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December 8, 2022 

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FINAL GOODS: Goods (or services) that are available for purchase by the ultimate or intended user with no plans for further physical transformation or as an input in the production of other goods that will be resold. Gross domestic product seeks to measure the market value of final goods. Final goods are purchased through product markets by the four basic macroeconomic sectors (household, business, government, and foreign) as consumption expenditures, investment expenditures, government purchases, and exports. Final goods, which are closely related to the term current production, should be contrasted with intermediate goods--goods (and services) that will be further processed before reaching their ultimate user.

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ELASTICITY ALTERNATIVES: Five categories of elasticity that form a continuum indicating the relatively responsiveness of a change in one variable (usually quantity demanded or quantity supplied) to a change in another variable (usually demand price or supply price). These five alternatives--perfectly elastic, relatively elastic, unit elastic, relatively inelastic, and perfectly inelastic--are most often are used to categorize the price elasticity of demand and the price elasticity of supply.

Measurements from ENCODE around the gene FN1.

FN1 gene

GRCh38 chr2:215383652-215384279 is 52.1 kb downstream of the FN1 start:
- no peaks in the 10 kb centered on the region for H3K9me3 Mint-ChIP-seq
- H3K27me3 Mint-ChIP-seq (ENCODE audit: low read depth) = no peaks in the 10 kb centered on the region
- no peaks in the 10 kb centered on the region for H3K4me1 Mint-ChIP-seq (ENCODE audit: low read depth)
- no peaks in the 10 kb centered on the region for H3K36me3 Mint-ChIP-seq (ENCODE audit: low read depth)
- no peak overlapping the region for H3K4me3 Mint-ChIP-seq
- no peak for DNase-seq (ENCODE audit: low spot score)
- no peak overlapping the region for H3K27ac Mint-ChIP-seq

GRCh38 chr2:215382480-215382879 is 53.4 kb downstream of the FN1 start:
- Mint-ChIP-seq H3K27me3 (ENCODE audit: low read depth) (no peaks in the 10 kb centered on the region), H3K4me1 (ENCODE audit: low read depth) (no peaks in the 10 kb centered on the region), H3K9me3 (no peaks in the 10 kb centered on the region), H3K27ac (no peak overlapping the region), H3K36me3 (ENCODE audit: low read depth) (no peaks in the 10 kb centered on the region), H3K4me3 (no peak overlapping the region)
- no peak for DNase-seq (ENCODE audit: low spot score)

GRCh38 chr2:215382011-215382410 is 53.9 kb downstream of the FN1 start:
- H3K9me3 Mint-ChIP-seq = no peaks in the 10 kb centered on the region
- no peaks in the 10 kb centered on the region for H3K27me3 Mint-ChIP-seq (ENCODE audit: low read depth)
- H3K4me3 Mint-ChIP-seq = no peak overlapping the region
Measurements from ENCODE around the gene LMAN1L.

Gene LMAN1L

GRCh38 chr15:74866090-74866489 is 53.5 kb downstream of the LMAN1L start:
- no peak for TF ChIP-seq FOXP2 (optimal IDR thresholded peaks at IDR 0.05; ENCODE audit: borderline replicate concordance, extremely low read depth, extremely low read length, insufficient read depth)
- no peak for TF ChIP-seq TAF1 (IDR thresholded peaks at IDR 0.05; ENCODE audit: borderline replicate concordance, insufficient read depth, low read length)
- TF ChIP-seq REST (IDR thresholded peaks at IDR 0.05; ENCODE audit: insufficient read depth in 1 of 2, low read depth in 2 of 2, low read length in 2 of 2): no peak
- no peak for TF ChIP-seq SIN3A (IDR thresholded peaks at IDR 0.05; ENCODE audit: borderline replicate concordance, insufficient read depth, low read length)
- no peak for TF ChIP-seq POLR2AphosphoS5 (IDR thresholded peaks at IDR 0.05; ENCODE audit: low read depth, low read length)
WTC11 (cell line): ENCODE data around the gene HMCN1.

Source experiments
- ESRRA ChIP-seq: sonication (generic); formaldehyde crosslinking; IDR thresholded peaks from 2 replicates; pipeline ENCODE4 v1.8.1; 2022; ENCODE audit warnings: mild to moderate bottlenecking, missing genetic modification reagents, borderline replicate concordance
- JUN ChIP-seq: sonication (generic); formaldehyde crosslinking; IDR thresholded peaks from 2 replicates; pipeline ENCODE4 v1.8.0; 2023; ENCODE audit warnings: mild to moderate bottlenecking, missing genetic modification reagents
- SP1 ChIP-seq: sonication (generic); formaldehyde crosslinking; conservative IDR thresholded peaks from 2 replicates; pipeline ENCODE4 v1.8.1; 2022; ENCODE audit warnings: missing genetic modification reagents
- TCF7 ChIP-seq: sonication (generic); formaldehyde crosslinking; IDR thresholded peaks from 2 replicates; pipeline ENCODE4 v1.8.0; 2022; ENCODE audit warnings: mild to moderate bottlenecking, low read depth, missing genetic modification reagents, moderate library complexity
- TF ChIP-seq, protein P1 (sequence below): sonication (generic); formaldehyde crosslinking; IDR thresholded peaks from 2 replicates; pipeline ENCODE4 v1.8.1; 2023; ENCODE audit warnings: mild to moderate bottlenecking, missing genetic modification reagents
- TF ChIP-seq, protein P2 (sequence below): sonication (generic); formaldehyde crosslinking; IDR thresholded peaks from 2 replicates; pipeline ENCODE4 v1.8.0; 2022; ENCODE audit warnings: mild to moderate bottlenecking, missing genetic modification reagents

See also | elasticity | elastic | inelastic | relatively inelastic | perfectly inelastic | relatively elastic | unit elastic | perfectly elastic | elasticity alternatives, demand | elasticity alternatives, supply | coefficient of elasticity | elasticity determinants |


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ELASTICITY ALTERNATIVES, AmosWEB GLOSS*arama, http://www.AmosWEB.com, AmosWEB LLC, 2000-2022. [Accessed: December 8, 2022].


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KEYNESIAN ECONOMICS

A theory of macroeconomics developed by John Maynard Keynes based on the proposition that aggregate demand is the primary source of business-cycle instability and the most important cause of recessions. Keynesian economics points to discretionary government policies, especially fiscal policy, as the primary means of stabilizing business cycles and tends to be favored by those on the liberal end of the political spectrum. The basic principles of Keynesian economics were developed by Keynes in his book, The General Theory of Employment, Interest and Money, published in 1936. This work launched the modern study of macroeconomics and served as a guide for both macroeconomic theory and macroeconomic policies for four decades. Although it fell out of favor in the 1980s, Keynesian principles remain important to modern macroeconomic theories, especially aggregate market (AS-AD) analysis.

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The first paper currency used in North America was pasteboard playing cards "temporarily" authorized as money by the colonial governor of French Canada, awaiting "real money" from France.
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